The sun was shining, it was end of a week of exams for my two boys – so what would be the perfect treat after such a bonkers week? A family day out at Thorpe Park!

Yep, we headed off to the theme park in Surrey and couldn’t wait to test out the rides. I’d never been before but love a rollercoaster…

There are 25 rides including Stealth, pictured above, one of Europe’s fastest rollercoasters, a horror movie ride called Saw – be prepared to start off being turned upside down in the dark – but if you’re not a big fan of rollercoasters try Storm Surge, where you sit in circular inflatable-style boats and, after climbing 64ft, spin and crash through water. Prepare to get wet! Thorpe Park say the core audience is 16-34 year-olds and ‘up-for-it families’. Well we were ready.

My favourite ride? The Swarm. You take your seat which is on the side of the track, meaning your feet dangle in mid air (wear trainers, not flip flops!). You can ride backwards but I wasn’t brave enough to do that, see below. After two rides with my boys I sat underneath the track and watched them, and it was here that I really experienced how brilliant the setting of the ride was. A crashed plane, flaming fire truck, a feeling of destruction with apocolyptic wasteland around and deep base guitar music in the background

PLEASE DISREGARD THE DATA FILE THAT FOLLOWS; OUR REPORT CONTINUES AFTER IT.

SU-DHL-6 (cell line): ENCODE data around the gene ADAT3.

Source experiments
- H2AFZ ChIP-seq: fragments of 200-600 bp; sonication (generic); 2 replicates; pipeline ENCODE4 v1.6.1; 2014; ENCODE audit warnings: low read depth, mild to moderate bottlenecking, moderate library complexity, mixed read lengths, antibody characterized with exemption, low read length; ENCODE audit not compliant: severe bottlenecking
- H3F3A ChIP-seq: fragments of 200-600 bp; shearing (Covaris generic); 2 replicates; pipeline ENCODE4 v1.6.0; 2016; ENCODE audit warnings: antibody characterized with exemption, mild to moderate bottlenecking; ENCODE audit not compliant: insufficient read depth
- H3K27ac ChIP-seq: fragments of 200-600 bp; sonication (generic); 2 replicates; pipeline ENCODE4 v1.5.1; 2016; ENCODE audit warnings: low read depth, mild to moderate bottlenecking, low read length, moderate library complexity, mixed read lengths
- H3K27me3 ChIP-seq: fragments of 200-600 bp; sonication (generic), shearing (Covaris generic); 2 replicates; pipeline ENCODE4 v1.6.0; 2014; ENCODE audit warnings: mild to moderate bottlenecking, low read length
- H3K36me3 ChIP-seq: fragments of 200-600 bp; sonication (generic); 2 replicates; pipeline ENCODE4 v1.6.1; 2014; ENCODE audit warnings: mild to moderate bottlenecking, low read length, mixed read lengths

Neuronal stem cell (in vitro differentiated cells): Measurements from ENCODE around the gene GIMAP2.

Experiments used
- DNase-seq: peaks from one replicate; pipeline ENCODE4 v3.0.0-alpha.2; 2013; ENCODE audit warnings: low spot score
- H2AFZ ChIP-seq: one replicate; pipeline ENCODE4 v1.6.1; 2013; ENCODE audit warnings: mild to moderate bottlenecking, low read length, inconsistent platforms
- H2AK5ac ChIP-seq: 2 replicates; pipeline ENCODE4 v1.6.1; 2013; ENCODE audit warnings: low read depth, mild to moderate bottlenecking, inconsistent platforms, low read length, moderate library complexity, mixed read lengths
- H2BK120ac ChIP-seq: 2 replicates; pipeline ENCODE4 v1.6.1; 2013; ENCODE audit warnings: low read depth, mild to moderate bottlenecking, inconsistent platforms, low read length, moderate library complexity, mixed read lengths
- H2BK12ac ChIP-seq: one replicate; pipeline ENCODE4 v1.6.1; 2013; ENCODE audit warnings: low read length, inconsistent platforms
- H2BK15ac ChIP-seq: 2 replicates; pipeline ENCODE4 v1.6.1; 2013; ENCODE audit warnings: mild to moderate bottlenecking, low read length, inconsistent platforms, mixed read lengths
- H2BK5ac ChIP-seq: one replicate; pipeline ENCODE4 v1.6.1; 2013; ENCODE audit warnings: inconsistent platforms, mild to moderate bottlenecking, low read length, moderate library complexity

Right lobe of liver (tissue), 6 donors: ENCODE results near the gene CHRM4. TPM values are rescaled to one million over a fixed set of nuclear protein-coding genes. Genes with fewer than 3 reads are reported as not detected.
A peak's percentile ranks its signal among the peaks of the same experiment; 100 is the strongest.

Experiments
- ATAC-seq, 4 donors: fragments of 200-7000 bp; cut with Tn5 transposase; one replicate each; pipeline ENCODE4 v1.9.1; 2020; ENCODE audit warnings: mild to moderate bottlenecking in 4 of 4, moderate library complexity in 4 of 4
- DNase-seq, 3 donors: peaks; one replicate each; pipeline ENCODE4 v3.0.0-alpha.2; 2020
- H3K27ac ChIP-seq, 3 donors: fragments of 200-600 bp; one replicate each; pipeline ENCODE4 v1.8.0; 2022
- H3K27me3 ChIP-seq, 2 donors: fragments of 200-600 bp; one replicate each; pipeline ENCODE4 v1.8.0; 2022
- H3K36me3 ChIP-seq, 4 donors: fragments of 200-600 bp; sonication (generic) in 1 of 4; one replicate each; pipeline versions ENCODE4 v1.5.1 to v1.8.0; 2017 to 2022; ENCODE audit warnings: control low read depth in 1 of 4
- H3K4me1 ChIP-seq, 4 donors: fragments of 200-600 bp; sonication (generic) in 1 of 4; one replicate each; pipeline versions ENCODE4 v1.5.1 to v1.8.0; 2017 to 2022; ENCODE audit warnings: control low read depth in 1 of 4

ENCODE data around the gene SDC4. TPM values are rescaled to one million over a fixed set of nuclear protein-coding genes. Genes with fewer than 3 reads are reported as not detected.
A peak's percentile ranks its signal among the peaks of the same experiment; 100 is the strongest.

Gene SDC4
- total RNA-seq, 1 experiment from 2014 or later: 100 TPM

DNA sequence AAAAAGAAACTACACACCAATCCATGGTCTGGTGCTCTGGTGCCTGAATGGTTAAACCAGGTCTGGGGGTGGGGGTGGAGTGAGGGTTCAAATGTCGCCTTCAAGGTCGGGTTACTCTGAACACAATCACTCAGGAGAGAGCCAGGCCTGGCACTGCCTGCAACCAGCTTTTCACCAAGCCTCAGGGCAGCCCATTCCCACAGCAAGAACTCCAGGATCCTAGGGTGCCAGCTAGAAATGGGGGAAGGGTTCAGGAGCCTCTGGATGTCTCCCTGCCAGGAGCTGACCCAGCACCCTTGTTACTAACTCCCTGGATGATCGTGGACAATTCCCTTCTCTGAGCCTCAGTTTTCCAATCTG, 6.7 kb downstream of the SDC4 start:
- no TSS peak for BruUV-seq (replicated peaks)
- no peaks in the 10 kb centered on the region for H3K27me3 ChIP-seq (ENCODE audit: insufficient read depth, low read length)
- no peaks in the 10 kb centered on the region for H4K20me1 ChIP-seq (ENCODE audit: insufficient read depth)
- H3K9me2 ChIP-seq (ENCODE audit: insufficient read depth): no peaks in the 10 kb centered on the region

Gabriel, 12, says: ‘We had a brilliant day. My favourite ride was
Nemesis Inferno with just the right amount of twists, followed by Colossus with 10 loops…

Getting the most out of your day…

– Parking is easy and close to the park. You buy a £5 ticket at the turnstile to use at the exit barrier

– Plenty of places to eat – we went to Pizza Hut where you pay and eat as much as you want. Pizzas, pasta, salads, drinks

– The rides seemed a bit quieter around lunchtime, so eat early and try and beat the queues

– You’ll find lots of lockers around the park to place you bags. Put valuables in zip pockets for when you go upside down!

Tickets cost from £24.99 and you get the best deal if you book in advance and online, just click here

Jayne Marsden, Deputy Editor